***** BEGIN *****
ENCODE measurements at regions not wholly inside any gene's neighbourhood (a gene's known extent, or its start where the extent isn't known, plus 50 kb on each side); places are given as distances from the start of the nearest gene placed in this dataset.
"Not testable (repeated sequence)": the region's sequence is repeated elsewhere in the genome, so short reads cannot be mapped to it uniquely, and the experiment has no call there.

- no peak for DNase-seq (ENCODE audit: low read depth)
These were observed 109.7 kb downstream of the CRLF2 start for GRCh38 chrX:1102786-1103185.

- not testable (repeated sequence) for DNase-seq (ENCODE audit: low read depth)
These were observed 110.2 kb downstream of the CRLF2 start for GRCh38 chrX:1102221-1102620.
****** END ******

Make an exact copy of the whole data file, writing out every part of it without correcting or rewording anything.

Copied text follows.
ENCODE measurements at regions not wholly inside any gene's neighbourhood (a gene's known extent, or its start where the extent isn't known, plus 50 kb on each side); places are given as distances from the start of the nearest gene placed in this dataset.
"Not testable (repeated sequence)": the region's sequence is repeated elsewhere in the genome, so short reads cannot be mapped to it uniquely, and the experiment has no call there.

- no peak for DNase-seq (ENCODE audit: low read depth)
These were observed 109.7 kb downstream of the CRLF2 start for GRCh38 chrX:1102786-1103185.

- not testable (repeated sequence) for DNase-seq (ENCODE audit: low read depth)
These were observed 110.2 kb downstream of the CRLF2 start for GRCh38 chrX:1102221-1102620.